I’ve also decided to skip the rest of Asia. It just wasn’t that great for me. It’s cheap and the people are friendly and the food is good, but the heat and humidity got to me. Plus it is very crowded. I’ve decided to head back to Africa and Europe next spring rather than SE Asia and India. I’ll let you know as the time approaches.

My trip to Australia went smoothly. I had a two hour flight to Singapore where I had to overnight in the airport hotel. Then a four hour flight to Darwin. I had arranged to stay with another warmshowers host, and I got lucky again. Luke and Fiona were great hosts. They cooked fantastic vegetarian meals, we swam in their pool and talked about travel and cycling. They’ve taken a few bicycle tours in Europe and East Timor with their kids in tow on trailers. Unfortunately they don’t have a blog or photos but it sounded like a great adventure.

I stayed with them two nights. The second night we had a little picnic in a park near the sea. Here they are with their two children, Gus (6) and Frankie (3).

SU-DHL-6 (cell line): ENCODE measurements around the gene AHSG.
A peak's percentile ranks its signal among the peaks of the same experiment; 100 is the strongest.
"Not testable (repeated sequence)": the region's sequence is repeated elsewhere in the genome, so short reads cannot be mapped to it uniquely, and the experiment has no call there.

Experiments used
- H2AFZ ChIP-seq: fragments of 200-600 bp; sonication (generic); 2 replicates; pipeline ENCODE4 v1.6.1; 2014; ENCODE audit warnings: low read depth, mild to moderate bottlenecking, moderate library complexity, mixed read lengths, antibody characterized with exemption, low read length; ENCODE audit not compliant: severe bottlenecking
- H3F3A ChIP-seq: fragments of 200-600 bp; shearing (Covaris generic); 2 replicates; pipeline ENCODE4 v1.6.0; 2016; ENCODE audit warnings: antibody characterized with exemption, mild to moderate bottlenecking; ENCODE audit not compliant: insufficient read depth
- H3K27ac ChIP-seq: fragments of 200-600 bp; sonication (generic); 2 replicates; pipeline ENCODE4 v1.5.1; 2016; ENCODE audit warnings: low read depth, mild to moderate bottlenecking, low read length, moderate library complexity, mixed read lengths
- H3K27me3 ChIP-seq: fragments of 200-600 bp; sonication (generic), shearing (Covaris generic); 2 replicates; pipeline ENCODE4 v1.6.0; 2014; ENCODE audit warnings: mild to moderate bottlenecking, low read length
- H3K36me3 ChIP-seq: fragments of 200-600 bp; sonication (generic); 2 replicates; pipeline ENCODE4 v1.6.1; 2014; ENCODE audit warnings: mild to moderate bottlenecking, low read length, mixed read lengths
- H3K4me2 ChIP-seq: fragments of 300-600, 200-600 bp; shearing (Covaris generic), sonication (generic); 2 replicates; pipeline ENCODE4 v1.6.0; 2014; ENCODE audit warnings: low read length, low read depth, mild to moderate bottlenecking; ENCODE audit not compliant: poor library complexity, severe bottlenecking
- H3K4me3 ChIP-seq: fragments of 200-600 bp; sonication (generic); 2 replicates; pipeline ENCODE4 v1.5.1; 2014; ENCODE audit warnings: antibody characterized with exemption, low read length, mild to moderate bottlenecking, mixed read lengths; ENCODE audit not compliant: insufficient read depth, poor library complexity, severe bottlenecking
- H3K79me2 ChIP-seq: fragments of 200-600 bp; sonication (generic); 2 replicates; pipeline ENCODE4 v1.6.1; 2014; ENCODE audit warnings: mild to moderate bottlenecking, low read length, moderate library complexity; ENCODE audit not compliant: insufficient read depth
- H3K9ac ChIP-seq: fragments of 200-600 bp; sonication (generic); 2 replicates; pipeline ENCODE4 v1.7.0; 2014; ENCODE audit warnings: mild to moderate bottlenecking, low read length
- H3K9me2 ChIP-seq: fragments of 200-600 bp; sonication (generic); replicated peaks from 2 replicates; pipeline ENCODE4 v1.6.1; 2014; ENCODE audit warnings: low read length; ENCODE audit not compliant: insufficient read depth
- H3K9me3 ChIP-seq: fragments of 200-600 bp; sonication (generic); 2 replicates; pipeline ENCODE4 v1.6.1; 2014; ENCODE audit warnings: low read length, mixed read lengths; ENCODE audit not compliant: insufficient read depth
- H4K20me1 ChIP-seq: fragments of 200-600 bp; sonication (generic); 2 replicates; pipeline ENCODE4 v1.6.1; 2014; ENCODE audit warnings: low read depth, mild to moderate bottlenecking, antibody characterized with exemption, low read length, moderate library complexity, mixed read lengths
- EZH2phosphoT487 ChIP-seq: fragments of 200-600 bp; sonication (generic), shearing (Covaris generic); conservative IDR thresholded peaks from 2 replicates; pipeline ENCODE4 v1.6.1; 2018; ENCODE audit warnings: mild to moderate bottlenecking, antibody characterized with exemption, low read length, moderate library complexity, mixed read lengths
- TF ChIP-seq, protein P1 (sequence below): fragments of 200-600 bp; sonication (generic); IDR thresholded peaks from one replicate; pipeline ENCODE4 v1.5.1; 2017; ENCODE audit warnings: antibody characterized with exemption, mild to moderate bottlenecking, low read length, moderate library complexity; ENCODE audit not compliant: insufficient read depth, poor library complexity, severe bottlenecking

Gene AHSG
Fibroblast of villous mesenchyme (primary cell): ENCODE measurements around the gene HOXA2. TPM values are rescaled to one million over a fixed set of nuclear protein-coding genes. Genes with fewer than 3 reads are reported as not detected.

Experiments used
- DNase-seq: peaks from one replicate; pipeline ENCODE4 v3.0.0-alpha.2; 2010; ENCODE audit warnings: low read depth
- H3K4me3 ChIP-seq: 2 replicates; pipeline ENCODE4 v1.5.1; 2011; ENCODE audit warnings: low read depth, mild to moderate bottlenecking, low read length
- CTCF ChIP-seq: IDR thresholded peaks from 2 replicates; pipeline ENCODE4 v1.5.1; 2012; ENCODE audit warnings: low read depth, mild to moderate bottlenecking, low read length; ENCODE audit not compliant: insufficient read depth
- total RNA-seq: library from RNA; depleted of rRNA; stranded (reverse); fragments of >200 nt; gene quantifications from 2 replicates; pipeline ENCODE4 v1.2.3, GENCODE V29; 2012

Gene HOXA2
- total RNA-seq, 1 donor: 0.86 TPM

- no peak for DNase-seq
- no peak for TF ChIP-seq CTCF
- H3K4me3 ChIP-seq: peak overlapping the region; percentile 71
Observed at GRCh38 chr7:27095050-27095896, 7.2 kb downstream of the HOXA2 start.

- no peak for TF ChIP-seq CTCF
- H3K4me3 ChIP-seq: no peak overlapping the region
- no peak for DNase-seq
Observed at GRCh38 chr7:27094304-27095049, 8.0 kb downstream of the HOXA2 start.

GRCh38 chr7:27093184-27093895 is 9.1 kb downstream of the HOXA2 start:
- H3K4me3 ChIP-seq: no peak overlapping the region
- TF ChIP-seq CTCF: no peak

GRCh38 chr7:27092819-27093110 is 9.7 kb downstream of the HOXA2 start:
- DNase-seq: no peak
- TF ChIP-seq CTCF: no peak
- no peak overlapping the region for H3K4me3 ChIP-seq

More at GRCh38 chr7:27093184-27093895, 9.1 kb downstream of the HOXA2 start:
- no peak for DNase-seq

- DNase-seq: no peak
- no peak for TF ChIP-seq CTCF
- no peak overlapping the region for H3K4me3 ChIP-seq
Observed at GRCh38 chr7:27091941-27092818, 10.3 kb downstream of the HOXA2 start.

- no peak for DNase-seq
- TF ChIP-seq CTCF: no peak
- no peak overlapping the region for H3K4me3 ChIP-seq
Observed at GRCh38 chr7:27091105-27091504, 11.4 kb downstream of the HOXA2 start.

Sunset at the park.

I spent a day racing around town getting stuff I could not get in Japan or Vietnam: A new solar charger, a couple of good tires, and some other tools. I also got a SIM card, power adapter and a bunch of other stuff. One thing about Darwin at this time of year, it is HOT and humid. The same as Vietnam. I was hoping it would be cooler because it is only springtime here but I’m too late. Summer is fast approaching and it will be 30 deg C (90 deg F) for the next two months.

I bought some maps and reviewed my tentative route with Luke and Fiona. The big challenge here is the vast distances between towns where I can get water. I finally decided to employ a strategy I followed in western China: at every town, ask where the next water is available, then calculate how much I need to carry to get me there. We also considered other options, such as buying several liters of water and just asking someone driving the same direction to drop them off at a predetermined location. Another option was to ride at night to avoid the daytime heat.